Whether you’re making a stuffed animal or just giving out a gag gift, a sound button can be a great solution. You create a short recording, and your recipient can replay it any time they press the button. You can also use them for hobbies and crafts, like railroad sets and tabletop gaming. To be clear, while some of these buttons can be concealed, they’re not meant for monitoring. If that’s what you need, you’ll want to use a hidden “spy” recorder instead. These are little sound buttons, capable of recording only a few seconds worth of audio. They’re simply not capable of recording for hours on end.
We’re about to review three of the best custom programmable (recordable) sound buttons available. We’ll start out with the Talking Tiles Voice Recordable Sound Button. This is a customizable sound button that can be accented with photos, artwork, and more.
Note: At no extra cost to you, we may earn a commission for purchases using our links. Learn more.
Next, we’ll take a look at the VoiceGift 20 Second Mini-Me Voice Recorder. This is a compact recording button that’s designed to fit inside stuffed animals and other soft objects.
Following that, we’ll check out the Inventiv 30 Second Custom Recordable Talking Button. This is a playful, colorful button that’s great for office gifts, fraternities, or just about anyone.
We’ll finish by evaluating the MultiPlay Push Button Recordable Sound Chip. This is a tiny button with a circuit board attached, and capacity for multiple recordings.
We’re going to take a close look at all four of these sound buttons. We’ll talk about the battery performance, the method of operation, and the aesthetics. After considering these and other factors, we’ll be well equipped to render our final verdict. Let’s get started!
Recordable Sound Button Buying Guide
So, what is it that makes one recordable sound button better than another? There are many possible factors, but our concerns fall loosely into three categories. These are the look and feel, the battery performance, and the recording capability. Before we look at any particular button, let’s take a minute to discuss these basics.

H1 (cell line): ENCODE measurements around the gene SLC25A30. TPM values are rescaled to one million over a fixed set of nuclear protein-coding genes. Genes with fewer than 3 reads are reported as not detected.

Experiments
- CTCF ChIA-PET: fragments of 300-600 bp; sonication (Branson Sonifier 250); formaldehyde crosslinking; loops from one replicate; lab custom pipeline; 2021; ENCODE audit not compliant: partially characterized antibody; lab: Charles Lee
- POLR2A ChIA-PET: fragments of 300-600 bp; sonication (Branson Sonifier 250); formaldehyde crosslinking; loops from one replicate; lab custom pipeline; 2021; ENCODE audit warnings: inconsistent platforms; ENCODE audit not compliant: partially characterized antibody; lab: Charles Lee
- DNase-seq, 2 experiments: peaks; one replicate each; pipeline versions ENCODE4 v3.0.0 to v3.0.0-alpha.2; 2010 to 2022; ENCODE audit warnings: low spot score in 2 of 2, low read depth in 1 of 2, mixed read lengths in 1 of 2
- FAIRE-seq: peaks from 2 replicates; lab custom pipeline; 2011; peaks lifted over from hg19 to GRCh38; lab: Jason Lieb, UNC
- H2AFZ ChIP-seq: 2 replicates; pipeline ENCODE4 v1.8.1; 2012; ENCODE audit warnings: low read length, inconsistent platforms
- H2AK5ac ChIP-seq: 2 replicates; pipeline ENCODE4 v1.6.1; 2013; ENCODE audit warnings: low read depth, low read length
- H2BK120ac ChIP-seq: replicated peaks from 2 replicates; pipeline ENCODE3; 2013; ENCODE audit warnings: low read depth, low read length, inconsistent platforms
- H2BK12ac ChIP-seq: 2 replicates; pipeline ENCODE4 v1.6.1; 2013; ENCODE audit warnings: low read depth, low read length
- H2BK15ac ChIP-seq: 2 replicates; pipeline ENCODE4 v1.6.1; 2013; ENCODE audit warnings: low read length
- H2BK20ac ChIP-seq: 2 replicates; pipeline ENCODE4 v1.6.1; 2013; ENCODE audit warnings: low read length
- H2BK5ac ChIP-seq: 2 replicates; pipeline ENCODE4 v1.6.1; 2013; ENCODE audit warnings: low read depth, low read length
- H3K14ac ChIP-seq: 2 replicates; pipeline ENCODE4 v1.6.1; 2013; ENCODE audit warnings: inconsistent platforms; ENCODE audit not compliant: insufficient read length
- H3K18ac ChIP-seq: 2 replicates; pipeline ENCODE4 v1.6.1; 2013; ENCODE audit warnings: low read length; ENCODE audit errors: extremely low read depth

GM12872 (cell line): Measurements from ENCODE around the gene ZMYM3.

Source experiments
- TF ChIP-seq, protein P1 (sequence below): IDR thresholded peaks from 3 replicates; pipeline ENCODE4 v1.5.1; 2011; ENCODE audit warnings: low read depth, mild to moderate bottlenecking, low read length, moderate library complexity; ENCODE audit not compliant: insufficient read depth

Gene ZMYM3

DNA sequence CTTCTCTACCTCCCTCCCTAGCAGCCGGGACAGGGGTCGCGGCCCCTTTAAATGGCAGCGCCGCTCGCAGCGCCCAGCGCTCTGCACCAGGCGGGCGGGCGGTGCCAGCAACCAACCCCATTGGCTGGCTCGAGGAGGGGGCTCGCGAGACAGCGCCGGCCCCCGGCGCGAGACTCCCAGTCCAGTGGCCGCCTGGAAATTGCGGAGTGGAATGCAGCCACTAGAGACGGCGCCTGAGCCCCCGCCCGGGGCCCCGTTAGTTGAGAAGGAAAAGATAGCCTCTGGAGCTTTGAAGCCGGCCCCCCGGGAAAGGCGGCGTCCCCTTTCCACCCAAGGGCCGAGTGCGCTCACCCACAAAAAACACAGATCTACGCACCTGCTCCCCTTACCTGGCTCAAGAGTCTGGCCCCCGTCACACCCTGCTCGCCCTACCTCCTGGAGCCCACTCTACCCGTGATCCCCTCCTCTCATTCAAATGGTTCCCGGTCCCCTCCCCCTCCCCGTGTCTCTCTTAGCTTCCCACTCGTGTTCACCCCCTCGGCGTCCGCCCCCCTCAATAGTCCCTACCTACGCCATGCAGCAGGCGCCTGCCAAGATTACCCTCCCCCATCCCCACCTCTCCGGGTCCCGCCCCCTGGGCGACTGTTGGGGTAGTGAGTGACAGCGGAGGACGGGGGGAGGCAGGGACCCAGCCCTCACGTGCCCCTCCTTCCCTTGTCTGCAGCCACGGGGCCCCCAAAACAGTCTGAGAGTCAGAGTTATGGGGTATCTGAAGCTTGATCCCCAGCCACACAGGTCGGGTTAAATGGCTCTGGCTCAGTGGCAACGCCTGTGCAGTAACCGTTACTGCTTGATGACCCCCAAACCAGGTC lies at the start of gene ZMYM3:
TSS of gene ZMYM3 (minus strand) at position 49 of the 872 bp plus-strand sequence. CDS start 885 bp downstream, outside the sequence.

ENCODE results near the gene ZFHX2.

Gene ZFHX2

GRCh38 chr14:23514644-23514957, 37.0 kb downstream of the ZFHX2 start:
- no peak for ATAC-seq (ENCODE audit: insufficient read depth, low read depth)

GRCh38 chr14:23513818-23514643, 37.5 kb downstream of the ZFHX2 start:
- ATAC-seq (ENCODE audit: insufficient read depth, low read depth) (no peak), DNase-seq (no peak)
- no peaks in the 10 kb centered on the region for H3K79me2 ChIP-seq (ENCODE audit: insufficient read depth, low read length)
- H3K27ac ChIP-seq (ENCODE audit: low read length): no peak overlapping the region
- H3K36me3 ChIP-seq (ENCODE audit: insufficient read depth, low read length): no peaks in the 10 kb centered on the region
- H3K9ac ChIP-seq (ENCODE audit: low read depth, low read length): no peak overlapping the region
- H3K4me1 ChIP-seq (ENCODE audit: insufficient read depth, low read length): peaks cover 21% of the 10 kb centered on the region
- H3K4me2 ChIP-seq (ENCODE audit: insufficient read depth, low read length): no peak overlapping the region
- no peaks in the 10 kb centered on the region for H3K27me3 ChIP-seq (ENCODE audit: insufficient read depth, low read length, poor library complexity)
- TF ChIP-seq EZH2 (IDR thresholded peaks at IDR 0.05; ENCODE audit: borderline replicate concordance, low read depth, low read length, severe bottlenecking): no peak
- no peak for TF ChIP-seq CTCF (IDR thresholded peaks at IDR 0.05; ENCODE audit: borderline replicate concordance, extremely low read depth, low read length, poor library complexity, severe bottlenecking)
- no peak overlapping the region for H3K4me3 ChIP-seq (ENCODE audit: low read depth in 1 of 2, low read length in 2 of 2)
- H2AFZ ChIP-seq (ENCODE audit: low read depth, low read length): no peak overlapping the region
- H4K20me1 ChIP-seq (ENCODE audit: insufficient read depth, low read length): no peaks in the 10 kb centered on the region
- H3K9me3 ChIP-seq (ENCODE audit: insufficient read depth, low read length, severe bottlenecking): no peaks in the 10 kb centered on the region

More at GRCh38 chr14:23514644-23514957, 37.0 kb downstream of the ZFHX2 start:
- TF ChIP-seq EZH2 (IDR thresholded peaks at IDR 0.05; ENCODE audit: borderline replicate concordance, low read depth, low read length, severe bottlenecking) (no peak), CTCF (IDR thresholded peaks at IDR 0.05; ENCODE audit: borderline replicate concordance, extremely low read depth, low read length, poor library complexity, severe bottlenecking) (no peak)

Look and Feel
A recordable sound button can serve a number of functions, and the look and feel can be a major limiting factor. For example, some buttons are big and beefy. As a result, they’re easy to press, even for small children and people with conditions that affect their dexterity. Other buttons are smaller, designed to be put into a stuffed animal, or integrated into a larger device. Depending on your application, you’re going to want to look for a different form factor.
Another related concern is the aesthetic. This isn’t an issue for a concealed button. But if the button is meant to be used on its own, the physical appearance can be important. Do you want something playful or sentimental? Formal or casual? The nature of the recording will dictate the design you choose.
Different sound buttons will require different kinds of batteries. Many use simple, off-the-shelf batteries that you can buy from any hardware store. Alternatively, others use rechargeable batteries, and you plug them into a USB outlet when they’re drained. A rechargeable battery can be helpful, since you won’t have to open the housing. Then again, most buttons that take off-the-shelf batteries are designed with replacement in mind.
Sound button battery life can be hard to measure, because it depends how much you’re using the button. If you’re pressing the button day in and day out, you’ll get less battery life. If it’s sitting idle, you’ll get more battery life. Keep in mind that most buttons will slowly drain the battery if the switch is left in the “on” position. In most cases, you’ll want to shut the button off whenever it’s not in use, to save battery life.
Storage and Recording Capability